Celebrate Independence With TTAC!

Edward Niedermeyer
by Edward Niedermeyer

With every holiday, I marvel at the passage of time, and at the twists and turns my path has taken here at TTAC. In reflecting on the recent past, I can’t help but feel an immense gratitude to the inscrutable workings of fate which have conspired to keep me eagerly engaged in this site’s unending quest for automotive truth. And on this, the holiday of American independence, gratitude seems to me a highly appropriate theme. One of the deeply-removed gears of destiny that has created the opportunity that is TTAC is surely this nation’s fundamental belief in public discourse and a free press, the constitutionally and culturally enshrined belief that the open exchange of ideas can make life, and its most necessary evil, government, at least a little bit better. Even those who disagree on a fundamental level with the opinions that TTAC espouses must concede not only that we have the right to our opinions, but also that our criticisms ultimately give strength to their objects. Our founding fathers did not protect speech out of mere principle, but because they knew that free discussion is the dialectic of progress. Through what they saw as the divine power of reason, we could form more complete ideas about the world and be better equipped to take on the challenges of liberty, self-government and the free market.

Today I am not just grateful that our founding fathers created a culture which allows me to live in the world of ideas, and in pursuit of truth. I am not just grateful for legal protections of my free speech. I am not just grateful that I can serve consumers and industry alike by shining the light of discourse on the dark places of poor logic, market malfunction, and willful ignorance. Today I am most grateful that my fellow Americans continue to value their free speech enough to patronize sites like TTAC, where they may find ideas and opinions that challenge their view of the world, where these ideas are more important than advertising revenue, and where perspectives from around our shrinking globe can be compared and contrasted in an atmosphere of respect and rigor. In an era when the value of ideas and discourse seems to be losing ground to slickly-packaged distraction and ideological rigidity, it gives me faith that so many still crave the thrilling uncertainty of a tough debate, and a deep-seeded hunger for a better understanding of the world (if “only” the world of cars).

As we celebrate American independence today, I am grateful not only for this nation’s providential founding on the enduring principles of Life, Liberty and the Pursuit of Happiness (which I would define as being generally synonymous with the Pursuit of Understanding), but the fact that those values have endured in you, our ever-demanding, every hungry-for-knowledge readers. Let us endeavor, together, to live up to the lofty ideals the American spirit as we unflinchingly pursue the truth about cars.

Join the conversation
5 of 13 comments
  • Jim Sutherland Jim Sutherland on Jul 04, 2011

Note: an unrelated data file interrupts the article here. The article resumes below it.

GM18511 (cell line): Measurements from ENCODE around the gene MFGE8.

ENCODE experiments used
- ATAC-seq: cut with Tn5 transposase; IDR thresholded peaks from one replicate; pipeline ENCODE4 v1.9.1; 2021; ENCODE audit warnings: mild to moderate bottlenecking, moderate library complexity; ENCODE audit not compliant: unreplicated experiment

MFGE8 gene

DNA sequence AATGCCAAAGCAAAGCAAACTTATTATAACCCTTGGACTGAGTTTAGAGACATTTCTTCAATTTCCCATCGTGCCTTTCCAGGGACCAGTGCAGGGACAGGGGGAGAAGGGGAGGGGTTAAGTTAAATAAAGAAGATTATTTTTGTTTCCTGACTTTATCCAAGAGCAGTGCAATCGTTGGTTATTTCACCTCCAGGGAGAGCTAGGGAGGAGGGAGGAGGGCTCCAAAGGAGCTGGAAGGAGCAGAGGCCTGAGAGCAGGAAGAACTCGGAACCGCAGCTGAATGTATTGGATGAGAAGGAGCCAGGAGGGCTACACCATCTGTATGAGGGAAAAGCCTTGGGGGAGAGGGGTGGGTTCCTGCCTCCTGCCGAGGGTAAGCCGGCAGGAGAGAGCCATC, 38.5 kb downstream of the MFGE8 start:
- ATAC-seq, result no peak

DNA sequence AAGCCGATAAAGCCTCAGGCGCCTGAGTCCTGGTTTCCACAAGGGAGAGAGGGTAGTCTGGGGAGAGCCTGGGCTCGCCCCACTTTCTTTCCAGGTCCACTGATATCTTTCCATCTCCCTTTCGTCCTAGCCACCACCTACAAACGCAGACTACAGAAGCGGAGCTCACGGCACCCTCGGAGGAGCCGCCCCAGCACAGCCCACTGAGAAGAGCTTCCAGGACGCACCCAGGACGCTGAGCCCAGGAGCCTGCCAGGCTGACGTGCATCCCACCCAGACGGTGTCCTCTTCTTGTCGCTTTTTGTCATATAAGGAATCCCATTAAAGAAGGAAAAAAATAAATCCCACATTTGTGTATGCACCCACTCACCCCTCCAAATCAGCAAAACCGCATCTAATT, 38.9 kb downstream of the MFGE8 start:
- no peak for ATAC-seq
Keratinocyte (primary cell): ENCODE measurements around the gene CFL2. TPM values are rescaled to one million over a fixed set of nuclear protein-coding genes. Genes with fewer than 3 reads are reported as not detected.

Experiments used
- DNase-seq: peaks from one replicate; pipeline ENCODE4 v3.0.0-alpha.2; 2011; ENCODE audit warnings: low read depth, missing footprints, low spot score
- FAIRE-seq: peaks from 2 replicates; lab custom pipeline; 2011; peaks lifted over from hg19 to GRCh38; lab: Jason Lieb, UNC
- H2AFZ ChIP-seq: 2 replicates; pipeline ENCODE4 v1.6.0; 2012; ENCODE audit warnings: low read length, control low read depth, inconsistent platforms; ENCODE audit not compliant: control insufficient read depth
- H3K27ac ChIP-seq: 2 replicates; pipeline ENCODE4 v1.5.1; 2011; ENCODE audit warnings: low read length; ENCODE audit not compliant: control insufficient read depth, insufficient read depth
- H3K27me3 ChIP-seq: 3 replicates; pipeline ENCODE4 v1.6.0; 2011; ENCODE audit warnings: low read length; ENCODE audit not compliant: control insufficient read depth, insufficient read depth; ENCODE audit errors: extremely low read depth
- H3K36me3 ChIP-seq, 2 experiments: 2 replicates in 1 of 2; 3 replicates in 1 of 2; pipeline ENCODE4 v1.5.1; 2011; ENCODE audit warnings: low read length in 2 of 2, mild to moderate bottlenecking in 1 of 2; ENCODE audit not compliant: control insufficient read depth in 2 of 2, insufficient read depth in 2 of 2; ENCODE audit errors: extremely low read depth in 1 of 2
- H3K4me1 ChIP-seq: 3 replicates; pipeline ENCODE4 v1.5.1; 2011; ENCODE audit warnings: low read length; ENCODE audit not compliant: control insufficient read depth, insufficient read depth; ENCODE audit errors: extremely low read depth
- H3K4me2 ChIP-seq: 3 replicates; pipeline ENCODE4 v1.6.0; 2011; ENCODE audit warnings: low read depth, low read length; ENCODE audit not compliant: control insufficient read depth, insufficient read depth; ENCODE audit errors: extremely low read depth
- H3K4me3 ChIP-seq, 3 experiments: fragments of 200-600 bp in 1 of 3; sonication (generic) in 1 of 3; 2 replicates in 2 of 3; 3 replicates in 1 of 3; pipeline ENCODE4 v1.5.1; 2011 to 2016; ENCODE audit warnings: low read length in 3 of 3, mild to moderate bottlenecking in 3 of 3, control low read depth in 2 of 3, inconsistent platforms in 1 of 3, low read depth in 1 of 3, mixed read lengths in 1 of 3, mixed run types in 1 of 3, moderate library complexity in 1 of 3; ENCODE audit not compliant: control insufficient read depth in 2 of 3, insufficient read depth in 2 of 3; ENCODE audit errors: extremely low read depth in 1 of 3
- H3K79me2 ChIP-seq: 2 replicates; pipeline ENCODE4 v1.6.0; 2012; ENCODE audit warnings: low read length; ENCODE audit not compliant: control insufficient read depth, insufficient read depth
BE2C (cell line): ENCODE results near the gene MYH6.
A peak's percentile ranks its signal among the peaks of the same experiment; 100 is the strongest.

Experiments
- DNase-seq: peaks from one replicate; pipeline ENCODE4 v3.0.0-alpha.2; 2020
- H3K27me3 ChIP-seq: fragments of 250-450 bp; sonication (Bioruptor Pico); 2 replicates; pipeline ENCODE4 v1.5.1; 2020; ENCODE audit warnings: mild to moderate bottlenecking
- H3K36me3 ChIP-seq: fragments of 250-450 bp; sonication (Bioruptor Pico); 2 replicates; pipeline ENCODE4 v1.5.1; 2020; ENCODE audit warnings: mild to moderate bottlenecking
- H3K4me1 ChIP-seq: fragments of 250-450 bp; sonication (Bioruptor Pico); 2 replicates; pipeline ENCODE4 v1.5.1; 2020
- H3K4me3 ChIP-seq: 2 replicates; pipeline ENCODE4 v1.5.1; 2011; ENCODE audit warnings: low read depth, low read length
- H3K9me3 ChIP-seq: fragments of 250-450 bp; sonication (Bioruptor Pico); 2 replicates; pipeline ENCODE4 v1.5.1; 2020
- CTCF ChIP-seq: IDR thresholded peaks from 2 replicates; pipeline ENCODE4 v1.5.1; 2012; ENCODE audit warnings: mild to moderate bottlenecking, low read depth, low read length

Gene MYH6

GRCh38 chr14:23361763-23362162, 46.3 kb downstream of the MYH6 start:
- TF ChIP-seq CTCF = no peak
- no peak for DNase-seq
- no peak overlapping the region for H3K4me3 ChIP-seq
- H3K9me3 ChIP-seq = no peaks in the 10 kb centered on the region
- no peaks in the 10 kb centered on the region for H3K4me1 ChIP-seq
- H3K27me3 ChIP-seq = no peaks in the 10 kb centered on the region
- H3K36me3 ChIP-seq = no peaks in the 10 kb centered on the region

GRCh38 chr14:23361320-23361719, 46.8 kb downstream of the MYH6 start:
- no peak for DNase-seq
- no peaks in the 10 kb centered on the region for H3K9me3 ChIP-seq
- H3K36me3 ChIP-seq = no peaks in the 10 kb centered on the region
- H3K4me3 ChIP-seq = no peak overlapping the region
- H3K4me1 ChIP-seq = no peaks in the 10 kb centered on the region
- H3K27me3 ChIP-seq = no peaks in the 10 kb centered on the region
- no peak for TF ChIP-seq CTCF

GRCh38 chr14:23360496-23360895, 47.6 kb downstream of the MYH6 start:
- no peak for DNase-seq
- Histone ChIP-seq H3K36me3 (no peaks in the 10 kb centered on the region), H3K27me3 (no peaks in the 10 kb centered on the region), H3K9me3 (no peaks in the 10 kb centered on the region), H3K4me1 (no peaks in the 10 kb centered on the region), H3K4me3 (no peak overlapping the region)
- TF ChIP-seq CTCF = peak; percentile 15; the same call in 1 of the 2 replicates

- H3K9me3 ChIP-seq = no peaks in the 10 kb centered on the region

Happy 4th to our neighbors to the south. As Canadians, we had a different liberation from colonialism(ie.signed off from England in 1867 without serious gunplay), but your country blazed a path of independence for us northern folk and we are grateful to have you as our next door neighbors.Your unwavering right to freedom of speech is a model for the world and I am glad that it is a fundamental part of this website

    • See 2 previous
    • John Horner John Horner on Jul 05, 2011

      @th009 Canada's example does make one wonder if the bloodshed of the Revolutionary War was, in fact, necessary. Perhaps it was, but it seems odd that the question itself is rarely asked. Somehow Canada, Australia, New Zealand and South Africa all got free of the UK without major wars. Perhaps the US' trail blazing war made that all possible, or perhaps our ancestors jumped the gun.

  • Auto Auto on Jul 04, 2011

    Happy 4th of July, I'm gonna drive my corvette downtown tonight... Go to a restaurant and have a couple of cold ones. Nothing better than that!

  • Tassos This is way too god damned OLD, 21 years old to have all the necessary options you need TODAY. You need a 10 year old or less car. AND if you give us THIS POS, a 21 year old model, that is not even a LUXURY car, whoever pays $10k for a Golf, And I Do NOT care what anniversary it is (they are all UTTERLY INSIGNIFICANT) deserves to get this MOST UNRELIABLE AND COSTLY TO REPAIR OF ALL LOUSY ECONOBOXES< EVEN THE DOMESTICS AND THE KOREANS.
  • Tassos As you say, Toyota confirmed this on TUESDAY. Today is WEDNESDAY. Why is everything on TTAC held back one or more days before you tell us the NEWS when it is NO MORE THE NEWS?
  • MRF 95 T-Bird You can find a decent and far more stylish Audi TT or an S4 of a similar vintage for under $10k.
  • RHD "In all situations, the grip of the tires (225/40R18 front, 225/35R18 rear) brings with it road noise."Are the rear tires actually smaller than the fronts??!! Adding just a bit of sidewall would take care of the bumps and rough ride. I'm not a fan of BMWs, personally, but this is a very enjoyable car. There are times when driving a convertible is pure bliss, and with a bit of power it's fun as well. (And certainly a better drive than a gussied-up, overpriced German taxicab!)
  • Bd2 The Equus was a decent 1st effort (not-withstanding the prior JV with Mitsu), but the interior was not quite up to par and the US engineers over-corrected the soft KDM suspension tuning.The current G90 is simply leap years ahead.